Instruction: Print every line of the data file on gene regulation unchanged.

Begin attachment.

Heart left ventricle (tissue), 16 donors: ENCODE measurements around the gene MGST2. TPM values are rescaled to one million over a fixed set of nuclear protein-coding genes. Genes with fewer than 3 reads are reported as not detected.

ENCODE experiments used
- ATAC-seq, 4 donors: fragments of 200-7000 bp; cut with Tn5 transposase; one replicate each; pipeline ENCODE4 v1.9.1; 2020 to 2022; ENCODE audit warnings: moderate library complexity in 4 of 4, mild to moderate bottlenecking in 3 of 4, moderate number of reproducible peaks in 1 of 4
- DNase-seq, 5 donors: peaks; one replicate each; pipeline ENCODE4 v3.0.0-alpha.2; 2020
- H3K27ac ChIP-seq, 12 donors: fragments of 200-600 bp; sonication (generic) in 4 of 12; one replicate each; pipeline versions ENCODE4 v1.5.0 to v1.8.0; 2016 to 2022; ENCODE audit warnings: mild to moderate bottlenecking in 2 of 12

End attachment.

Heart left ventricle (tissue), 16 donors: ENCODE measurements around the gene MGST2. TPM values are rescaled to one million over a fixed set of nuclear protein-coding genes. Genes with fewer than 3 reads are reported as not detected.

ENCODE experiments used
- ATAC-seq, 4 donors: fragments of 200-7000 bp; cut with Tn5 transposase; one replicate each; pipeline ENCODE4 v1.9.1; 2020 to 2022; ENCODE audit warnings: moderate library complexity in 4 of 4, mild to moderate bottlenecking in 3 of 4, moderate number of reproducible peaks in 1 of 4
- DNase-seq, 5 donors: peaks; one replicate each; pipeline ENCODE4 v3.0.0-alpha.2; 2020
- H3K27ac ChIP-seq, 12 donors: fragments of 200-600 bp; sonication (generic) in 4 of 12; one replicate each; pipeline versions ENCODE4 v1.5.0 to v1.8.0; 2016 to 2022; ENCODE audit warnings: mild to moderate bottlenecking in 2 of 12